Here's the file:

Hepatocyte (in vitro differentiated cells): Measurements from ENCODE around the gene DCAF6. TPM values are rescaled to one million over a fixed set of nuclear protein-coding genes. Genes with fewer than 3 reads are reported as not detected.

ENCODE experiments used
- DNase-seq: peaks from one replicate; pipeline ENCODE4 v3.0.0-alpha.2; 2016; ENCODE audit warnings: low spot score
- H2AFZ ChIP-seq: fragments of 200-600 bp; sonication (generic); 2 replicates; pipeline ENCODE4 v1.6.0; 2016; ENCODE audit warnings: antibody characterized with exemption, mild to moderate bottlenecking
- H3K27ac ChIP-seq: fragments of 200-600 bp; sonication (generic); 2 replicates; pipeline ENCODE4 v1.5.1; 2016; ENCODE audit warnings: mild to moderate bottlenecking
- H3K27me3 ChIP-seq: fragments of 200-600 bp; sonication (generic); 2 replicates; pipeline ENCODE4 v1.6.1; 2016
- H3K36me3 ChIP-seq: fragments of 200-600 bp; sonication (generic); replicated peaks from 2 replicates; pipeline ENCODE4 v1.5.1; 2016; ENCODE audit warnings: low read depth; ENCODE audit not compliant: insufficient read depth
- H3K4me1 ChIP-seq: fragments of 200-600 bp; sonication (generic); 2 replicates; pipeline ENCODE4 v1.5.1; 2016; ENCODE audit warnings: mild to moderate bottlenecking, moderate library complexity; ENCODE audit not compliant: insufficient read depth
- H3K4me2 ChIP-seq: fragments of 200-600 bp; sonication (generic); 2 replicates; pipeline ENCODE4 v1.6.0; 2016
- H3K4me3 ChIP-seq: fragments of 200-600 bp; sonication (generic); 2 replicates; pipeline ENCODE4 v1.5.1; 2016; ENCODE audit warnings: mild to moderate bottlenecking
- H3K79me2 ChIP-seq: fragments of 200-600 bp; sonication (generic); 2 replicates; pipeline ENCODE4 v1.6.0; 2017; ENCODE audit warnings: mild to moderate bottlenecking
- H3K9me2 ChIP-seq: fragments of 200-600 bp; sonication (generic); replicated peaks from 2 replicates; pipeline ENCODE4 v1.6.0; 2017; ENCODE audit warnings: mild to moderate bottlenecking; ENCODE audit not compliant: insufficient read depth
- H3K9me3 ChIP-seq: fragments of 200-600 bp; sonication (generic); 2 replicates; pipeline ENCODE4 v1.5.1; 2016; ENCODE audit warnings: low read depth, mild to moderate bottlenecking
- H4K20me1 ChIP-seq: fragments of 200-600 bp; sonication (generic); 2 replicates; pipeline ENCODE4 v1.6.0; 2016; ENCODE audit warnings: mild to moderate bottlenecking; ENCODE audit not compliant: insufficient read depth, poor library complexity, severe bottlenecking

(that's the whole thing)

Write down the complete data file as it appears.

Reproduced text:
Hepatocyte (in vitro differentiated cells): Measurements from ENCODE around the gene DCAF6. TPM values are rescaled to one million over a fixed set of nuclear protein-coding genes. Genes with fewer than 3 reads are reported as not detected.

ENCODE experiments used
- DNase-seq: peaks from one replicate; pipeline ENCODE4 v3.0.0-alpha.2; 2016; ENCODE audit warnings: low spot score
- H2AFZ ChIP-seq: fragments of 200-600 bp; sonication (generic); 2 replicates; pipeline ENCODE4 v1.6.0; 2016; ENCODE audit warnings: antibody characterized with exemption, mild to moderate bottlenecking
- H3K27ac ChIP-seq: fragments of 200-600 bp; sonication (generic); 2 replicates; pipeline ENCODE4 v1.5.1; 2016; ENCODE audit warnings: mild to moderate bottlenecking
- H3K27me3 ChIP-seq: fragments of 200-600 bp; sonication (generic); 2 replicates; pipeline ENCODE4 v1.6.1; 2016
- H3K36me3 ChIP-seq: fragments of 200-600 bp; sonication (generic); replicated peaks from 2 replicates; pipeline ENCODE4 v1.5.1; 2016; ENCODE audit warnings: low read depth; ENCODE audit not compliant: insufficient read depth
- H3K4me1 ChIP-seq: fragments of 200-600 bp; sonication (generic); 2 replicates; pipeline ENCODE4 v1.5.1; 2016; ENCODE audit warnings: mild to moderate bottlenecking, moderate library complexity; ENCODE audit not compliant: insufficient read depth
- H3K4me2 ChIP-seq: fragments of 200-600 bp; sonication (generic); 2 replicates; pipeline ENCODE4 v1.6.0; 2016
- H3K4me3 ChIP-seq: fragments of 200-600 bp; sonication (generic); 2 replicates; pipeline ENCODE4 v1.5.1; 2016; ENCODE audit warnings: mild to moderate bottlenecking
- H3K79me2 ChIP-seq: fragments of 200-600 bp; sonication (generic); 2 replicates; pipeline ENCODE4 v1.6.0; 2017; ENCODE audit warnings: mild to moderate bottlenecking
- H3K9me2 ChIP-seq: fragments of 200-600 bp; sonication (generic); replicated peaks from 2 replicates; pipeline ENCODE4 v1.6.0; 2017; ENCODE audit warnings: mild to moderate bottlenecking; ENCODE audit not compliant: insufficient read depth
- H3K9me3 ChIP-seq: fragments of 200-600 bp; sonication (generic); 2 replicates; pipeline ENCODE4 v1.5.1; 2016; ENCODE audit warnings: low read depth, mild to moderate bottlenecking
- H4K20me1 ChIP-seq: fragments of 200-600 bp; sonication (generic); 2 replicates; pipeline ENCODE4 v1.6.0; 2016; ENCODE audit warnings: mild to moderate bottlenecking; ENCODE audit not compliant: insufficient read depth, poor library complexity, severe bottlenecking